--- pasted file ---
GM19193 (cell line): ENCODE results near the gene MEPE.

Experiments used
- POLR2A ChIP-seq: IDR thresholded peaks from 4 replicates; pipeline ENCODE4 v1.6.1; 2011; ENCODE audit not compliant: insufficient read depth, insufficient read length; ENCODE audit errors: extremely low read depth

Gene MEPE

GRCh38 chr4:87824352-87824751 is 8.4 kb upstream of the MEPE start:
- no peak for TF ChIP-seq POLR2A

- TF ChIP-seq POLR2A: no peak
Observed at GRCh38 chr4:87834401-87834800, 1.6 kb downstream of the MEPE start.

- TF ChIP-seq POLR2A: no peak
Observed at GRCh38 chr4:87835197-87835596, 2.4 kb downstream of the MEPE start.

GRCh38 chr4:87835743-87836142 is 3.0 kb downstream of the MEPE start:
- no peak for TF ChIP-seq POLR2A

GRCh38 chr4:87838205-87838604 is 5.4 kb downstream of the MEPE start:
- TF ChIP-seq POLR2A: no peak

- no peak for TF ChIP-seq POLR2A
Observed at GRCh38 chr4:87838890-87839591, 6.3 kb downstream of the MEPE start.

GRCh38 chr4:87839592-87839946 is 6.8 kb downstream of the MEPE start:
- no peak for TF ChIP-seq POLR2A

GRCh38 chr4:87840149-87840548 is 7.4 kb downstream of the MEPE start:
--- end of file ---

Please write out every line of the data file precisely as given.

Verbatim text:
GM19193 (cell line): ENCODE results near the gene MEPE.

Experiments used
- POLR2A ChIP-seq: IDR thresholded peaks from 4 replicates; pipeline ENCODE4 v1.6.1; 2011; ENCODE audit not compliant: insufficient read depth, insufficient read length; ENCODE audit errors: extremely low read depth

Gene MEPE

GRCh38 chr4:87824352-87824751 is 8.4 kb upstream of the MEPE start:
- no peak for TF ChIP-seq POLR2A

- TF ChIP-seq POLR2A: no peak
Observed at GRCh38 chr4:87834401-87834800, 1.6 kb downstream of the MEPE start.

- TF ChIP-seq POLR2A: no peak
Observed at GRCh38 chr4:87835197-87835596, 2.4 kb downstream of the MEPE start.

GRCh38 chr4:87835743-87836142 is 3.0 kb downstream of the MEPE start:
- no peak for TF ChIP-seq POLR2A

GRCh38 chr4:87838205-87838604 is 5.4 kb downstream of the MEPE start:
- TF ChIP-seq POLR2A: no peak

- no peak for TF ChIP-seq POLR2A
Observed at GRCh38 chr4:87838890-87839591, 6.3 kb downstream of the MEPE start.

GRCh38 chr4:87839592-87839946 is 6.8 kb downstream of the MEPE start:
- no peak for TF ChIP-seq POLR2A

GRCh38 chr4:87840149-87840548 is 7.4 kb downstream of the MEPE start: